'Downhill' Directors Nat Faxon And Jim Rash On Why They Remade 'Force Majeure' And Directing Comedy Legends [Interview]

Filmmakers Nat Faxon and Jim Rash took some time out of their schedule to sit down with /Film for a phone interview to talk about their new film, Downhill.

Downhill premiered at the Eccles Theater during the first weekend of the 2020 Sundance Film Festival. The film is the the English-language remake of the Swedish dark comedy Force Majeure. In addition to directing the film, Faxon and Rash co-wrote the script with Jesse Armstrong. Downhill marks their return to Sundance for the first time since premiering The Way, Way Back in 2013.  The duo previously won an Oscar for co-writing The Descendants with Alexander Payne.

Searchlight Pictures will release the film in theaters this weekend.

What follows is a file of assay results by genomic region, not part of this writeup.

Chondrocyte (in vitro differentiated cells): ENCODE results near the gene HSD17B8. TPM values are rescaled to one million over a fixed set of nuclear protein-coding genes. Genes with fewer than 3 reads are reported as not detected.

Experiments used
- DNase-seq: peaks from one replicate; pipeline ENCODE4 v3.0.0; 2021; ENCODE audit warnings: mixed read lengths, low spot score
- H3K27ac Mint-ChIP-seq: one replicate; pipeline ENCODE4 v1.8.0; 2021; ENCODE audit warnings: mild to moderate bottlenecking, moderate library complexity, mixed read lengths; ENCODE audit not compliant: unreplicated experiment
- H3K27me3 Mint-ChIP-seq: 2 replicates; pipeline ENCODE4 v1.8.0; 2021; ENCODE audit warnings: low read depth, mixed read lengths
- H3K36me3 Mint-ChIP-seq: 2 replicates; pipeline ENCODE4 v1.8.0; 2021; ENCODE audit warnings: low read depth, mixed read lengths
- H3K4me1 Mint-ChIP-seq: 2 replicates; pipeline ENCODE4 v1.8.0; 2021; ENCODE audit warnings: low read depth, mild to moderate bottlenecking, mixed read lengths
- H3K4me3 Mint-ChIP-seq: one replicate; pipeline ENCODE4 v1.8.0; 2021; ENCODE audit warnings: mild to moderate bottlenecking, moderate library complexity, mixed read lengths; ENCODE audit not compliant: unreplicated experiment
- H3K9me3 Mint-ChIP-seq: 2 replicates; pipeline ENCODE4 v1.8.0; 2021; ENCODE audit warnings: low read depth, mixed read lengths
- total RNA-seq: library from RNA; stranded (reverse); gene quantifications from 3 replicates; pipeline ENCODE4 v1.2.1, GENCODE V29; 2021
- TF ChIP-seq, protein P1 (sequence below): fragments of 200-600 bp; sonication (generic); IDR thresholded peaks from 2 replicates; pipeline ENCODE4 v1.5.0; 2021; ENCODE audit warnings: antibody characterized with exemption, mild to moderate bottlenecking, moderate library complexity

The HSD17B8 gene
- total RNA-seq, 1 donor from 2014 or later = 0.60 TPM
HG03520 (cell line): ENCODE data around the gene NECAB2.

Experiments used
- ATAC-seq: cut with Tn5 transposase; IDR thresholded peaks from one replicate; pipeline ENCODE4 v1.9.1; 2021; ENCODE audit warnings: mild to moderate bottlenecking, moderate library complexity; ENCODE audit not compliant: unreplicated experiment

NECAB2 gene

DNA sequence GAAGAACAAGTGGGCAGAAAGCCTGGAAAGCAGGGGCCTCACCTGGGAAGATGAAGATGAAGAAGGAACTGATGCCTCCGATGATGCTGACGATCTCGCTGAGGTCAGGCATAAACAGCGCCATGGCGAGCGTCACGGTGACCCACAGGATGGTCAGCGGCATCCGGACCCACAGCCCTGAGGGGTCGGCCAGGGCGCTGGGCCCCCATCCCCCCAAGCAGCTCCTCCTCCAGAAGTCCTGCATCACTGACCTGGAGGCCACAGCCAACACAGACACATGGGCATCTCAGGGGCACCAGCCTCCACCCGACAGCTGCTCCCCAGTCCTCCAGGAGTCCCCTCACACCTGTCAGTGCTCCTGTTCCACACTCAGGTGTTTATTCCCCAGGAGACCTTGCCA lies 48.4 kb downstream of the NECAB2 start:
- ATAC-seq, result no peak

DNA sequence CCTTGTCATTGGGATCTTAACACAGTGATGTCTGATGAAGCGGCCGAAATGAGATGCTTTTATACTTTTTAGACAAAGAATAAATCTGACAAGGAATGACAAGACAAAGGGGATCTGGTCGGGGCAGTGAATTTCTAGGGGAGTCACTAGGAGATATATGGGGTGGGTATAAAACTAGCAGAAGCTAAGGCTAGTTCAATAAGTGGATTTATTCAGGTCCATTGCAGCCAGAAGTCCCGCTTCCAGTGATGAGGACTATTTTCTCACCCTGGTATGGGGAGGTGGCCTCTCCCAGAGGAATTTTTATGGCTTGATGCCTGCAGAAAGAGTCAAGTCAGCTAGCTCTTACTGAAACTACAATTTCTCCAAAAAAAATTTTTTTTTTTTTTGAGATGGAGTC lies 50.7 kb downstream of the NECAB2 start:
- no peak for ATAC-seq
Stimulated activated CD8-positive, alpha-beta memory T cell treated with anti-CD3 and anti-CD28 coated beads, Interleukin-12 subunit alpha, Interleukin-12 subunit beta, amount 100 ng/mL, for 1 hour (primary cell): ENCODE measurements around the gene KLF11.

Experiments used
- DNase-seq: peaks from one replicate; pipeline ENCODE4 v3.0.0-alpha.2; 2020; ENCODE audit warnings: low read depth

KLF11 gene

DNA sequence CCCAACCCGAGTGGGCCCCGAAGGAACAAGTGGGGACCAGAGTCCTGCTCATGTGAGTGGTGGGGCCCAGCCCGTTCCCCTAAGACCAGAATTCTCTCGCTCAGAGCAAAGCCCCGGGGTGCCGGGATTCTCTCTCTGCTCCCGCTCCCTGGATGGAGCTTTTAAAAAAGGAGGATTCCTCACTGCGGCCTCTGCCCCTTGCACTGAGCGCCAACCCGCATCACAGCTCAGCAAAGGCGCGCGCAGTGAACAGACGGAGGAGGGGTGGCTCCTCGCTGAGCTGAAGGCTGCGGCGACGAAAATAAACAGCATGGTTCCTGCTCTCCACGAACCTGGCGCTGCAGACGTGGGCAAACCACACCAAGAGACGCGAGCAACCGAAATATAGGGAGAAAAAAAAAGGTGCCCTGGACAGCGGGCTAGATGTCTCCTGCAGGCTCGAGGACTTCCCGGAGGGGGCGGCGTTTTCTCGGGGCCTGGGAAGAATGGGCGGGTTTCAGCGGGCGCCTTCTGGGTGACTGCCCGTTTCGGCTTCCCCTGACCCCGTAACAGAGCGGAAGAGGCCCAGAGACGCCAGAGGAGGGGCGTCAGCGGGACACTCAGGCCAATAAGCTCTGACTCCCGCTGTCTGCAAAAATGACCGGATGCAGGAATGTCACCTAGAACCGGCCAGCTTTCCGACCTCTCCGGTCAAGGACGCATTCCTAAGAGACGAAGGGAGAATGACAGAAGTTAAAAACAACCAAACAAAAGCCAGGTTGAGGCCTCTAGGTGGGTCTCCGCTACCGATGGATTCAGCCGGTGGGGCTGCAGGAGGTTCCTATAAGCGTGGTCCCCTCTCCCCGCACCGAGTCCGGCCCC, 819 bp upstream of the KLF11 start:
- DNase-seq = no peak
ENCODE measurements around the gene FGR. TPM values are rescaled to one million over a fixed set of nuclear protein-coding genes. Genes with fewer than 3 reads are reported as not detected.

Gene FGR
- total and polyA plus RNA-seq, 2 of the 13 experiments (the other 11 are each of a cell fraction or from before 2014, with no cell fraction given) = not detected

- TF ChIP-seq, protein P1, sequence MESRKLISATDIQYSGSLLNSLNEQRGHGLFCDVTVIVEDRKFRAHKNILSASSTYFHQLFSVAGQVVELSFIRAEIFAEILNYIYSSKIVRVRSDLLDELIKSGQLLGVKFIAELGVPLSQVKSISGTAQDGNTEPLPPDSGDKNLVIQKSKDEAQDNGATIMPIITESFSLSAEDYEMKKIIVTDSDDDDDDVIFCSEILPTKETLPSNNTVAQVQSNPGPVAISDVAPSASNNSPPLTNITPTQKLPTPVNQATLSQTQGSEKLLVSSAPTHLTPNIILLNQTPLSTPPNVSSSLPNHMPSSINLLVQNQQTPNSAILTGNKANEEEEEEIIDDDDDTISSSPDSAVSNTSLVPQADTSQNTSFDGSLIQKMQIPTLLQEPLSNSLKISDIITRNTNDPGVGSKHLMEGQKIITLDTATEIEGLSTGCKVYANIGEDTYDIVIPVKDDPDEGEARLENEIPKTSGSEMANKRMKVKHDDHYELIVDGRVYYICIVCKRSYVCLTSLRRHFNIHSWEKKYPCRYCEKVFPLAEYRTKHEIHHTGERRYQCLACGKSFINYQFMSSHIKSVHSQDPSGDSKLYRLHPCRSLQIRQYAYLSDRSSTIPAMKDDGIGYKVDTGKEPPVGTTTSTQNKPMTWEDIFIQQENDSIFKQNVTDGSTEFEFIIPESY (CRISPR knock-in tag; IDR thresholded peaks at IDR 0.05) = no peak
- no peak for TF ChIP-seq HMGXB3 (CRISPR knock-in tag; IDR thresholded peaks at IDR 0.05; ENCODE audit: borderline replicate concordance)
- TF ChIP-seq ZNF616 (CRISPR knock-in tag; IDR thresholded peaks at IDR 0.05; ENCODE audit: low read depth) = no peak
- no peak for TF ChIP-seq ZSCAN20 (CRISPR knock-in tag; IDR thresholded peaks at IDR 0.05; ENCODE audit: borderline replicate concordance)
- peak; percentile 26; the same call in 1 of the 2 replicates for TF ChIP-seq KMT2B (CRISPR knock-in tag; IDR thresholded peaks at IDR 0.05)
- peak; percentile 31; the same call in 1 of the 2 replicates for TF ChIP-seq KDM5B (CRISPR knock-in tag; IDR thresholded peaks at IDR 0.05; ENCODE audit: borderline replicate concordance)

Downhill marks your first Sundance premiere since 2013 with The Way, Way Back. How thrilling was it to return to the mountain?Nat Faxon: It was fantastic. Obviously, Sundance holds a special place in our hearts because of our experience with The Way, Way Back. That was probably one of the most thrilling, rewarding experiences in our career. So to come back and to a place that is so welcoming to film felt like coming home a bit.Force Majeure premiered to critical acclaim in 2014. When did you become interested in remaking the film in the English language?Jim Rash: Well, the whole thing started with Julia Louis-Dreyfus and Searchlight's desire to work together again. They're the ones who started floating around the idea of an American take. We actually ended up sitting down with them well into that process. Jesse Armstrong had already started adapting it. We sort of came to the table and thought that was an intriguing take with room for different characters with Julia and Will Ferrell's characters being American fish-out-of-water and experiencing some of the same events. We thought that there was a world at which Americans could experience so we jumped on board.Can you talk about directing Will Ferrell and Julia Louis-Dreyfus?Nat Faxon: I think we were up against a challenging task by shooting this movie in the mountains and on the ski slopes. When you are battling weather and cold temperatures and far away from any kind of base area, you need really willing and able partners. Will and Julia were that and more. They were completely game for the experience. Their talent obviously is unmatched.  They're just good people. It was very collaborative process. From the start, we all kind of knew what kind of tone we wanted for the film. They were ready to jump in from day one.Given the improv history with this cast, did actors have the freedom to improvise or was it mostly sticking to the script?Jim Rash: We sort of go with what was on the page. In line—that was a big place for improv. In the middle of the movie, there was a long take scene between them and there was a moment that happened almost like in a play so in a sense, it was great to do the smallest improv or just improvise this moment. There was a little bit of wiggle room with them sort of with what they already know.What was the most challenging aspect in shooting the film?Nat Faxon: I would say probably just the elements. It took a lot of prep and it took a lot of cooperation and willingness from our line producer and production team to just be flexible and nimble. You're shooting on lifts that you don't own. You're shooting on gondolas that don't want to stop for you. You're shooting on the side of a mountain where a snow cab drops you off at 7:30 in the morning and picks you up at 4:30. You're in the elements and you just have to have good preparation and patient people, which we did.The two of you won an Oscar for co-writing The Descendants. How do you manage to stay grounded?Jim Rash: I don't know if I'm necessary grounded but I—Nat Faxon: I do have my restaurant—an Oscar-winning restaurant—but other than that, I'm pretty grounded.Jim Rash: I think winning an Oscar was a huge honor and another amazing moment and out-of-body experience.Searchlight acquired The Way, Way Back in 2013 out of Sundance. How collaborative was the Searchlight team when it came to making this film?Nat Faxon: Extremely so. I think right from the very first meeting we had, we again, along with Will and Julia and our producers all understood that the sort of delicate balance between drama and comedy. They were very supportive of that from the start. Having worked with them on The Descendants and The Way, Way Back, I think we had a nice shorthand and familiarity there. They are one of the few studios out there that are really making these kinds of films so we are very lucky to be working with them on this.Did it feel a bit weird to watch the opening credits and not see Fox above the Searchlight logo?Nat Faxon: It did. I think we were the first one ever.